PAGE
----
UK forensic pathologist teaches in the classroom and beyond
Dr. Greg Davis is a teacher – of students, of peers, of listeners and of juries. The many hats he wears have taken him around the world and back to his beloved Kentucky, all in service to the Hippocratic Oath and his chosen profession of forensic pathology.
There’s a joke that pathologists are asocial, more comfortable with a microscope than with people. This is certainly not true of Davis, whose intellectual skill and facility with others make him an ideal teacher in all walks of life.
Davis was raised just a stone’s throw from the University of Tennessee’s Knoxville campus. Determined to get away from home for college, he visited the University of Kentucky and fell in love instantly.
“I felt an immediate sense of place here,” he recalls.
Four years later and with a bachelor’s degree in hand, Davis returned to his home state for medical school and bounced back to Kentucky for a residency and fellowship at the University of Louisville. His first faculty appointment was at Wake Forest University in Winston-Salem, North Carolina.
“I loved it there and told my boss that the only thing that would compel me to leave was an offer from the University of Kentucky.”
Five years later, the call came.
Teaching at UK
Davis settled in to academic life at UK, which he adores for its intellectual challenges and its obligation to share that knowledge with others, especially students.
“Medical students are the professional equivalent of a 2-year-old, and that’s a good thing,” he says. “They are always asking ‘Why?’ which ultimately makes them better doctors and prevents professors like me from becoming calcified.”
He also helped start UK’s Division of Forensic Consultation Services, which provides expert opinion on criminal and civil cases around the world. During the year of its inception in 2005, the division consulted on 30 cases. This year they are at 250 annually and counting.
Davis has consulted on cases as far away as Singapore, but his most memorable case was much closer to home.
In Sevierville, Tennessee, Liz Ogle was charged with murder when a cancer-stricken woman in her care died under what authorities and family members thought were suspicious circumstances, particularly since the patient left the bulk of her estate to Ogle.
Davis was able to prove that the medical examiner’s work in the case was not scientifically sound, and Ogle was freed after 27 months and one day in prison.
Ogle stood outside the courthouse clinging to Davis’ hand after the directed verdict. “Today, we are all Wildcat fans,” she told him tearfully. She still sends him a Christmas card every year.
“My second worst nightmare is if a mistake of mine let a murderer go free,” he says. “But the thought of sending someone to prison for a crime they didn’t commit is by far the worst thing I could do.”
Ever the teacher, Davis used the case for the basis of a joint grand rounds with the UK College of Law to teach students the pitfalls of irresponsible testimony.
Teaching through the media
More recently, Davis was brought in for expert opinion in the case of Darlie Routier, who is on death row for the murder of her two children. “The Last Defense,” a seven-episode ABC docu-series that launched on June 12, chronicles the case.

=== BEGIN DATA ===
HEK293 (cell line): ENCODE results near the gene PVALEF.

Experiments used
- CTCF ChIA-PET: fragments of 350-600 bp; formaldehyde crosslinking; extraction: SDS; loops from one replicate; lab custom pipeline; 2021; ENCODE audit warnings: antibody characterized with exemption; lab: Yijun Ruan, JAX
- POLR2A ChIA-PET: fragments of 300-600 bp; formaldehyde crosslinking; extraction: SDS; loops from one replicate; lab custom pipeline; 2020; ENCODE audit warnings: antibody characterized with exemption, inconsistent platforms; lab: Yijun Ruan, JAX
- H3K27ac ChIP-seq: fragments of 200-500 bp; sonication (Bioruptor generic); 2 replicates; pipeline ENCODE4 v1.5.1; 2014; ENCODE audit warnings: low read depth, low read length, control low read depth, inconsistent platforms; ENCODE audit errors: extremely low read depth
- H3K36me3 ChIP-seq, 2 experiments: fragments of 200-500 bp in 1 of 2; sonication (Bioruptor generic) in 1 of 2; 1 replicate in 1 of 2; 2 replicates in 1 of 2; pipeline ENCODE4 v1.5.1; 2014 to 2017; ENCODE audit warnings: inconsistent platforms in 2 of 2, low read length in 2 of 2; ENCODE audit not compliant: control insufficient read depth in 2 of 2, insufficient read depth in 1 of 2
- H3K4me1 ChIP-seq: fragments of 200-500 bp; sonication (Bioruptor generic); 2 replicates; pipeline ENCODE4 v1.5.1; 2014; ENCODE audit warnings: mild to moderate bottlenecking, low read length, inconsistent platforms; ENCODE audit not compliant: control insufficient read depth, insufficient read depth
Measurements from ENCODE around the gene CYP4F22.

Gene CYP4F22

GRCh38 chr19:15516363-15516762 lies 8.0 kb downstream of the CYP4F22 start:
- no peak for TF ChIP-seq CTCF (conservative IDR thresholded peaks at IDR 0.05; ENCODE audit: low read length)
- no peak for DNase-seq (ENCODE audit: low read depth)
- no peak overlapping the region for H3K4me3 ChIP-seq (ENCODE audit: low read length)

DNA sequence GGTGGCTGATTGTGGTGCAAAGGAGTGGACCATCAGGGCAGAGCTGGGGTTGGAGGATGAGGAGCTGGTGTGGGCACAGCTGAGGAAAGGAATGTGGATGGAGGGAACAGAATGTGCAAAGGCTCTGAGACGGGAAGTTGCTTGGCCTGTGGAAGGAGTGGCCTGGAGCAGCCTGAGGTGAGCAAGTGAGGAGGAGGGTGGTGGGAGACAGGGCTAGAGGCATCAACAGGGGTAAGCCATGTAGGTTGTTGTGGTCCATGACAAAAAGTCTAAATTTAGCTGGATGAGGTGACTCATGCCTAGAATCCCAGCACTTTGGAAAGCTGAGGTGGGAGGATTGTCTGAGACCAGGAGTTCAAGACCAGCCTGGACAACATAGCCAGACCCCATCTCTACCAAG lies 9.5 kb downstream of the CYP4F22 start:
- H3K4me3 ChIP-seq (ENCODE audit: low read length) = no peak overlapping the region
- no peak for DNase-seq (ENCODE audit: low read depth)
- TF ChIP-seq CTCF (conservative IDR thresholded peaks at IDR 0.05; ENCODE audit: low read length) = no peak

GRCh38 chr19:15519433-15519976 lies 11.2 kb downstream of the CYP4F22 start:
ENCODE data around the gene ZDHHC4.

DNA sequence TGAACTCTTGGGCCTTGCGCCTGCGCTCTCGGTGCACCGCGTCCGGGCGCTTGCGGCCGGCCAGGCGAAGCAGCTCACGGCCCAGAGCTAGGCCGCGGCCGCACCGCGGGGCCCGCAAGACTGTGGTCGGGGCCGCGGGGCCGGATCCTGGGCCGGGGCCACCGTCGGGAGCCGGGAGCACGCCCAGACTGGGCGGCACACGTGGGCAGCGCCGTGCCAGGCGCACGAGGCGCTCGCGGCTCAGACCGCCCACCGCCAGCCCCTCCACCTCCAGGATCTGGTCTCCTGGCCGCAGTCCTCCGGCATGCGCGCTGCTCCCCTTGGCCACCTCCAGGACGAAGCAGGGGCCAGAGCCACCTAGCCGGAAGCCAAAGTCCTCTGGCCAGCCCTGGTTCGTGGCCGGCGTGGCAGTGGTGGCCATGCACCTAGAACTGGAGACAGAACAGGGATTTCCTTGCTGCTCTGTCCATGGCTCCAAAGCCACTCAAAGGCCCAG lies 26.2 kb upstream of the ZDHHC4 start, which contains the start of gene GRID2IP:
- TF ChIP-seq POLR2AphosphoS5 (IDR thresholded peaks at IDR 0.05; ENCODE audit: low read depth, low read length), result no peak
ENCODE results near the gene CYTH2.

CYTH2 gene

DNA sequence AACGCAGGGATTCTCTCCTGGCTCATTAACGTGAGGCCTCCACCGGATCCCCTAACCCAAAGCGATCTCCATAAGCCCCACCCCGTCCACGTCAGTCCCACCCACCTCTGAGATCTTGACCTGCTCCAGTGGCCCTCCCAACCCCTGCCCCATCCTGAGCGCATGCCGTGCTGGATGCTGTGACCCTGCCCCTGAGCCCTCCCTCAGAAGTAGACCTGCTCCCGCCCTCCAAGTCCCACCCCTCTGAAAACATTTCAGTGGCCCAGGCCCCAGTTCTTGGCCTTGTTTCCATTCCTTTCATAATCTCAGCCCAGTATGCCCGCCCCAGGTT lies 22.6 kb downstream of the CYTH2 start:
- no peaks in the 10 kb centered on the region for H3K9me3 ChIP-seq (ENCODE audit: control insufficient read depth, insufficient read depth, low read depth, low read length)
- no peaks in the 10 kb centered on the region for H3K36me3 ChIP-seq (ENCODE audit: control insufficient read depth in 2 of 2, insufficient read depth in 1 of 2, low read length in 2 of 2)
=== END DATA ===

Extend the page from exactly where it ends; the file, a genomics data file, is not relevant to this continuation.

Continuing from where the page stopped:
Executive producers Vanessa Potkin and Aida Leisenring said that Davis provided a much-needed independent review of the pathology evidence in the Routier case.
“We knew in submitting the materials to Dr. Davis that we would get a reliable, objective assessment from one of the nation’s leading pathologists — and that he would call it as he sees it,” they said. “All too often, forensic scientists function as an arm of law enforcement and provide testimony that is as much advocacy as it is science. We saw Dr. Davis’ review as a pivotal component of the search for truth.”
Davis became a teacher of a different sort in 2006 when he was tapped to host “Dr. Greg Davis On Medicine” for WUKY radio.
From that pulpit he has been able to educate the public on health and medicine, interviewing everyone from the executive director of the British Medical Association (which had recently banned the wearing of neckties) to a registered dietitian who would eventually become his wife.
Connecting back to the Hippocratic Oath
Davis is acutely aware that his specialty comes with a good dose of ethical responsibility.
“The very word, ‘forensic,’ comes from the Latin ‘forensis’ which means ‘in the public eye,'” he explains. “Furthermore, the Hippocratic Oath requires me to share my knowledge ‘with those who are to follow,’ which obviously means younger physicians in training but also loosely applies to the lay public.”
However, Davis doesn’t see that as a license to preach or judge, referring back to the Hippocratic Oath, perhaps the western world’s earliest expression of medical ethics.
“The oath tells physicians that it’s OK to say, ‘I don’t know,” he says. “So, when I’m consulting on a case I simply bring my knowledge to the table to help solve a mystery that might best be unraveled by the legal and judicial professions.”
Davis feels an intense gratitude to UK for giving him the space to develop his interests, both as student and as teacher.
“I’ve used my training to tell a story, whether it be in the classroom, the autopsy suite, the courtroom, or on public radio,” he says. “What other job would allow you to do all those things?”